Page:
Thursday, 22 July 2021

Sources for Sauces

SPOILER ALERT - this post contains a lot of sugar. Do not read it if you are trying to lose weight, or eat more healthy food!

What happened to the remaining evap? 

I made some salted caramel sauce. This recipe is quick, and easy - and I like being able to make a small quantity at a time. Alwaysood on ice-cream. Or mixed sliced banana, plain yogurt and crumbled digestives and top with the sauce for a 'deconstructed banoffee tart'

Easy Salted Caramel Sauce

Ingredients [serves 2 - multiply up for more servings]

  •          1 tbsp butter
  •          1 tbsp brown sugar
  •          ½ tsp salt
  •          3 tbsp evaporated milk 

Instructions

1. In a saucepan over medium-high heat, add butter, and brown sugar,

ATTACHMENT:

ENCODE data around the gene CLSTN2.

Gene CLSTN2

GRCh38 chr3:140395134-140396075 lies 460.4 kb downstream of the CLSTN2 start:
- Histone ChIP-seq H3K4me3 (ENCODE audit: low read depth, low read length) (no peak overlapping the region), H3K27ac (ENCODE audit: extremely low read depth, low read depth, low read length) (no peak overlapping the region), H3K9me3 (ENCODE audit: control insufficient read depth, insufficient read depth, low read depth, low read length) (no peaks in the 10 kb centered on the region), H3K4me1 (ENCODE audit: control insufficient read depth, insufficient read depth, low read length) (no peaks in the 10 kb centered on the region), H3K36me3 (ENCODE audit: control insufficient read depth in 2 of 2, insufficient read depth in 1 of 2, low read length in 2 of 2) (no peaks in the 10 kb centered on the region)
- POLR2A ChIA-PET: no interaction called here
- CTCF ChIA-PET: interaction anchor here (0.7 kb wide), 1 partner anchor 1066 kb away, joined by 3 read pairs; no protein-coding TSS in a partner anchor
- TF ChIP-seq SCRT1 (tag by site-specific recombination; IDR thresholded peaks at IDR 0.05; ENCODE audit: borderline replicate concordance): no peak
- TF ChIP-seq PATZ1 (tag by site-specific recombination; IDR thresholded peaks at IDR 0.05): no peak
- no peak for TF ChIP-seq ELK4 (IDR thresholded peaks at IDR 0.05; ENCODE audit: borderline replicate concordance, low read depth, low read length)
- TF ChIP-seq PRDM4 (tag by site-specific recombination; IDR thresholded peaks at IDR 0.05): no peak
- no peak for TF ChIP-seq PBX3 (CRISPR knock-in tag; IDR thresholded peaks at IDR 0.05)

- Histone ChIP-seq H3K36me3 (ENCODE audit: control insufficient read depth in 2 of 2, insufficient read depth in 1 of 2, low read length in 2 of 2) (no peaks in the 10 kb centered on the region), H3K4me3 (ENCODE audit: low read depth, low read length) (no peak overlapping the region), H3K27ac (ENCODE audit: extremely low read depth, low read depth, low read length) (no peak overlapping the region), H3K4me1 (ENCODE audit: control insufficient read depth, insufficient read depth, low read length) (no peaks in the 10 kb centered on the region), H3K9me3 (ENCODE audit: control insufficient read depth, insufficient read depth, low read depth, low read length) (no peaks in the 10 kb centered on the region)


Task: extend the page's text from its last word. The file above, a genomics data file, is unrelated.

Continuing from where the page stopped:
2. Bring to a full boil for 2 minutes while stirring occasionally. 
3.  Once the mixture has been boiling for 3 minutes, remove it from the heat and slowly pour in the evaporated milk. It will bubble up like crazy but just keep stirring until it all comes together.
4. Return to the heat, cook for 2 minutes stirring continuously
5.  Sprinkle in the salt, and leave to cool
6.  Make sure to cool it down before serving so it's not piping hot! 
7.  If left in the fridge in a covered glass jar it will thicken
Now, sauce number two
Thank you Rosie, for introducing us to Chocobee Spread, from Rowse. Just two ingredients- honey and cocoa. Gorgeous on toast Ideal for people who cannot manage the ingredients of Nutella  [Sugar, Palm Oil, Hazelnuts (13%), Skimmed Milk Powder (8.7%), Fat-Reduced Cocoa (7.4%), Emulsifier: Lecithins (Soya), Vanillin] The Chocobee website is great fun and very informative.